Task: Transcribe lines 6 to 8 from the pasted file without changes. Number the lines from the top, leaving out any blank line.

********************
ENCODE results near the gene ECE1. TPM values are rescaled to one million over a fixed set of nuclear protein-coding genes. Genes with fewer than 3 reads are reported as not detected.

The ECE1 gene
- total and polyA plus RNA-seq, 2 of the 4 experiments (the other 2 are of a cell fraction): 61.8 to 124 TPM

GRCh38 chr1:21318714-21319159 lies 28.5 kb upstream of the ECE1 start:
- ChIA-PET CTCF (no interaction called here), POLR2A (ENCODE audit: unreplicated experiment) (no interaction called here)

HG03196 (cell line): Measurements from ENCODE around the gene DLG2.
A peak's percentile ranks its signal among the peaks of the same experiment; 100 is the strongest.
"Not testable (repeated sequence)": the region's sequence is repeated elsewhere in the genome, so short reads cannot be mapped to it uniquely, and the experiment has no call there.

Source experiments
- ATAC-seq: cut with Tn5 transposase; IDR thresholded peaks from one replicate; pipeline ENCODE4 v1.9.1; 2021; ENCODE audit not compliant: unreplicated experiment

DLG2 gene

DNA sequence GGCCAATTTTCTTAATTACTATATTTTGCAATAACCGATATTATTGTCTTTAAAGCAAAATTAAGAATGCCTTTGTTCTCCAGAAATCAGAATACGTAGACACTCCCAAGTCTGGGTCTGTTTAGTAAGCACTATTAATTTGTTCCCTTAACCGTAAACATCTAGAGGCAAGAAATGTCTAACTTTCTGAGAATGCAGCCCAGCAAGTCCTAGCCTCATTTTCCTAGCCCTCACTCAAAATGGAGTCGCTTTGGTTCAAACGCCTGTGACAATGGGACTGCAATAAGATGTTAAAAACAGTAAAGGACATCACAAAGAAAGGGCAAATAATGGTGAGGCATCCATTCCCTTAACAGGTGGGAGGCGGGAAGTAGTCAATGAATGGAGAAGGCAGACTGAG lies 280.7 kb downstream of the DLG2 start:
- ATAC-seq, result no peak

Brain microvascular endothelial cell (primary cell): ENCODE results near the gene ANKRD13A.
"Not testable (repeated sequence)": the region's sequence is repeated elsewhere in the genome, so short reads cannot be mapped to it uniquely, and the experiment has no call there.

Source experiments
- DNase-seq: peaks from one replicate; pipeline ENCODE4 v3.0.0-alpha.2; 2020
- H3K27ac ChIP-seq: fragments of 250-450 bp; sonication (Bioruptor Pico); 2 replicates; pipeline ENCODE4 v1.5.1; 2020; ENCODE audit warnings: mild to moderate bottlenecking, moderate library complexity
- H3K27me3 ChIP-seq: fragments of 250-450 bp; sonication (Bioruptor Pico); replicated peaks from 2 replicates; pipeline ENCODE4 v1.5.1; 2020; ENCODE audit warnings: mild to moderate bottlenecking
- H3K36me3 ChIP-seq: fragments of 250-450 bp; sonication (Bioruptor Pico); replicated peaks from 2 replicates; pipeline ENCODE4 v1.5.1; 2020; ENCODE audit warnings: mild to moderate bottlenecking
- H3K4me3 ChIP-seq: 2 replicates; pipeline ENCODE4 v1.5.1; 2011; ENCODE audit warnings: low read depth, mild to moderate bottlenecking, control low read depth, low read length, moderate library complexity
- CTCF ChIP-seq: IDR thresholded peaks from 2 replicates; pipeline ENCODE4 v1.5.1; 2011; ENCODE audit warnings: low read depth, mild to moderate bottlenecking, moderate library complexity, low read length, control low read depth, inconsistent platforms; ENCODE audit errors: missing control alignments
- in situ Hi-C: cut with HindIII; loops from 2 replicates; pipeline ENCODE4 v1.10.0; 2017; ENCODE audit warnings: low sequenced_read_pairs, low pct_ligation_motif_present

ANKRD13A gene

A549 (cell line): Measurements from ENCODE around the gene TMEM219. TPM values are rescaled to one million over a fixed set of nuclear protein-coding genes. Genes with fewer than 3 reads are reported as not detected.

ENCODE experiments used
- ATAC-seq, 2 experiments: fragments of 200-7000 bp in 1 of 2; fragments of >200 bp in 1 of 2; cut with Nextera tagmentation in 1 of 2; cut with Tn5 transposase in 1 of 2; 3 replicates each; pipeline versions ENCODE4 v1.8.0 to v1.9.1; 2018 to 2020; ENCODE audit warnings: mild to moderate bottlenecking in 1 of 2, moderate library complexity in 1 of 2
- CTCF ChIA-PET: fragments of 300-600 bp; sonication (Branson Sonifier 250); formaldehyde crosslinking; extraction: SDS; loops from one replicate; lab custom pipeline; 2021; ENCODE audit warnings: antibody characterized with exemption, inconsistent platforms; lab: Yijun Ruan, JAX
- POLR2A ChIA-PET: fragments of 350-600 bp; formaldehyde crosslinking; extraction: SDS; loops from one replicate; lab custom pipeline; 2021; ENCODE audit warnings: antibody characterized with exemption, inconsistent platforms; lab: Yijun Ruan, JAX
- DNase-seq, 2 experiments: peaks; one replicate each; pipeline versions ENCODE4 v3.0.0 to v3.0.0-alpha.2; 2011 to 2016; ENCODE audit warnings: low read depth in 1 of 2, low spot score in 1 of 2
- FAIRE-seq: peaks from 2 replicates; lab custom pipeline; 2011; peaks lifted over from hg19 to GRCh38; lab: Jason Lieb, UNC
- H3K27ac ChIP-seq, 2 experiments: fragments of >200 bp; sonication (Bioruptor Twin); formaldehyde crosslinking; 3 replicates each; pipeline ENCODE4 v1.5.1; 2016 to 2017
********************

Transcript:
HG03196 (cell line): Measurements from ENCODE around the gene DLG2.
A peak's percentile ranks its signal among the peaks of the same experiment; 100 is the strongest.
"Not testable (repeated sequence)": the region's sequence is repeated elsewhere in the genome, so short reads cannot be mapped to it uniquely, and the experiment has no call there.